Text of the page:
Dr. Sinatra – Coenzyme Q10, omega-3 essential fatty acids, carnitine (L-carnitine or other forms), magnesium, D-ribose.
Distressful Feelings May Contribute to Cardiovascular Vulnerability
Source: Cleve Clin J Med. 2011 Aug;78 Suppl 1:S13-9. (link)
JP – Some of the nutraceuticals you’ve formulated focus on conditions that are seemingly unrelated to heart disease, including arthritis and diabetes. Are there any connections or similarities between these prevalent diseases?
Dr. Sinatra – Of course there are! Anyone with arthritis, for example, has a greater incidence to develop cardiovascular disease because of the inflammation factor alone. Diabetes, insulin resistance and metabolic syndrome are huge predisposing conditions in vascular disease as well. Neutralizing any inflammatory condition will help to prevent cardiovascular associations.
JP – Your holistic approach to heart health takes into consideration emotional and psychological factors. What role do mind-body and spiritual practices play in the comprehensive protocol you advocate?
Dr. Sinatra – My book entitled Heartbreak and Heart Disease is all about the mind/body/spiritual practices in the cardiovascular patient. Heart disease is often placed in a patient’s path to “wake them up” as the body is out of balance physically, mentally and spiritually. For some of my patients, heart disease was a wake-up call and for some it changed their lives for the better. The most spiritually evolved patients often realize that an illness is placed in their path for a reason.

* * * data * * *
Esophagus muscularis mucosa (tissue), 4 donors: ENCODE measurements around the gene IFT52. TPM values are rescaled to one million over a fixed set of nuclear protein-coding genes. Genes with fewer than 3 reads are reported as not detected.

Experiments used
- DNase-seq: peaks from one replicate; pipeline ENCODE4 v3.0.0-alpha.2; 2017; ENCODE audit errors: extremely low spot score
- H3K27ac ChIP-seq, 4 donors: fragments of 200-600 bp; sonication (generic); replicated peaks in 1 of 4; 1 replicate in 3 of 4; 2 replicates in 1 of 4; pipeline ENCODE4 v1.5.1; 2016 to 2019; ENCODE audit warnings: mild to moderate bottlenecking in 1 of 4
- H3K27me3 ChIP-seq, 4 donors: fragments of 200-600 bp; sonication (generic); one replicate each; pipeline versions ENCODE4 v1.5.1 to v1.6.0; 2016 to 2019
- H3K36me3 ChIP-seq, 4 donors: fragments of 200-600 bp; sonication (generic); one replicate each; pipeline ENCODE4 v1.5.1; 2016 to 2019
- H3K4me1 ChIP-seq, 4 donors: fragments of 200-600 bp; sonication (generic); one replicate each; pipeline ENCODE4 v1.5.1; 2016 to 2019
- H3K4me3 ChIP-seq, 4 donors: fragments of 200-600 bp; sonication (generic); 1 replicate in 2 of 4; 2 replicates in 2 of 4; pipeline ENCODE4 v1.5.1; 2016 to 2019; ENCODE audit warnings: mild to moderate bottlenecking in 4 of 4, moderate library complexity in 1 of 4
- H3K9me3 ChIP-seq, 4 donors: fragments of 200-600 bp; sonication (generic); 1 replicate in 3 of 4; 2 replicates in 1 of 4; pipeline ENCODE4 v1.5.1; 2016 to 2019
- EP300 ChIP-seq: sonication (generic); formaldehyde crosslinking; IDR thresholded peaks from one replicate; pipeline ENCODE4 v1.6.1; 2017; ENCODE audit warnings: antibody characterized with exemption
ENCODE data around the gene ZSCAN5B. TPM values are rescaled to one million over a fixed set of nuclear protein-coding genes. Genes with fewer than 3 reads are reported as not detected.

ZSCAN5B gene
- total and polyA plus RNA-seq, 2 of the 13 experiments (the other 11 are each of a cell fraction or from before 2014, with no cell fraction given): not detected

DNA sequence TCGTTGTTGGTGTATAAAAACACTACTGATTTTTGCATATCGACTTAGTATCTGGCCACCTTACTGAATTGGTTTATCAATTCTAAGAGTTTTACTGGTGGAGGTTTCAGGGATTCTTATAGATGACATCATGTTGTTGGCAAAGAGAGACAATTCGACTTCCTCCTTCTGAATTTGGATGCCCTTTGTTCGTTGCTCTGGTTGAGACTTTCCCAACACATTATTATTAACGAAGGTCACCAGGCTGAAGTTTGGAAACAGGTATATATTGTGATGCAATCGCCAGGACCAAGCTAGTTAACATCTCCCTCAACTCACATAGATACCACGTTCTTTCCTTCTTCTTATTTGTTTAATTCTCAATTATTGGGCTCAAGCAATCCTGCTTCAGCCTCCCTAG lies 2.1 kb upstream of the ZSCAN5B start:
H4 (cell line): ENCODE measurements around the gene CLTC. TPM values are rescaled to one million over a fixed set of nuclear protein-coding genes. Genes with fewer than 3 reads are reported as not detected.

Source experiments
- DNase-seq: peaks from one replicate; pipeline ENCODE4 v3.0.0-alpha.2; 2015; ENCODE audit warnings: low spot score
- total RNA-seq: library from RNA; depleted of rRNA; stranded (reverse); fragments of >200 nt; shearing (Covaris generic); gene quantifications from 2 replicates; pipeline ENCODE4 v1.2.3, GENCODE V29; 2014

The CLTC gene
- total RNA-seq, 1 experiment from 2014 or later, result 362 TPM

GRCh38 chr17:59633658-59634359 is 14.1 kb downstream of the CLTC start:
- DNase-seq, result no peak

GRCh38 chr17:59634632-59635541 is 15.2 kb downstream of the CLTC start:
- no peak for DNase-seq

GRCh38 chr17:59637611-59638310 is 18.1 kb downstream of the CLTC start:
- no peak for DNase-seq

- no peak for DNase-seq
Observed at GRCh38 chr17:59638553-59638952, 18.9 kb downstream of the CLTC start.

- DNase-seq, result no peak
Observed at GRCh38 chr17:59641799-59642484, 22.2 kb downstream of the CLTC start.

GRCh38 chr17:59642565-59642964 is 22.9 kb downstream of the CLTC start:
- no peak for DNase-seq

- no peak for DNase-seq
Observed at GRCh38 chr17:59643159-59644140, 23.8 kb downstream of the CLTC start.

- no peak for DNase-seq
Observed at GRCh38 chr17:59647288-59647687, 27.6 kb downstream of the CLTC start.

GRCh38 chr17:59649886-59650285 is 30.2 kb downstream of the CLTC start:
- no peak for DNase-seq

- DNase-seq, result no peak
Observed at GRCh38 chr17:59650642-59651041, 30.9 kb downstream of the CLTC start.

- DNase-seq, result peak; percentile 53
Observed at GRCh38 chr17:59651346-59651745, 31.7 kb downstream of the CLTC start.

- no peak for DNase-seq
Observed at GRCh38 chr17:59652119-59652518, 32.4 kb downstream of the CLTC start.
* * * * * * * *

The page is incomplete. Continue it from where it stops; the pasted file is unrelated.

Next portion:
JP – What do you see as the future of integrative care for the cardiovascular system? What’s the best way for proactive patients and physicians to take advantage of the most cutting edge therapies that are on the horizon?
Dr. Sinatra – Integrative cardiology is the best care for the cardiovascular patient. Why? Because it blends the worlds of conventional and alternative medicine together. The most important issues for a cardiovascular patient is to ease suffering, support quality of life and extend life as well. Metabolic cardiology and grounding, my two greatest discoveries in 40 years of practice, especially when combined with conventional methodologies when needed, is the perfect combination for optimizing cardiovascular health.
I sincerely hope you’ve benefited from and enjoyed my two part interview with Dr. Stephen Sinatra. I want to thank Dr. Sinatra for sharing his 40+ years of knowledge and precious time with us. My appreciation also goes out to Leslie Norder of Krupp Kommunications, who kindly facilitated this exchange. In closing, I want to encourage you all to read more about Dr. Sinatra’s current and ongoing projects, which includes advice about improving the “doctor-patient health partnership“, opportunities to participate in clinical trials and, even, informative recipe videos.
Note: Please check out the “Comments & Updates” section of this blog – at the bottom of the page. You can find the latest research about this topic there!
Tags: Carnitine, CoQ10, Recipes
Posted in Heart Health, Interviews, Mental Health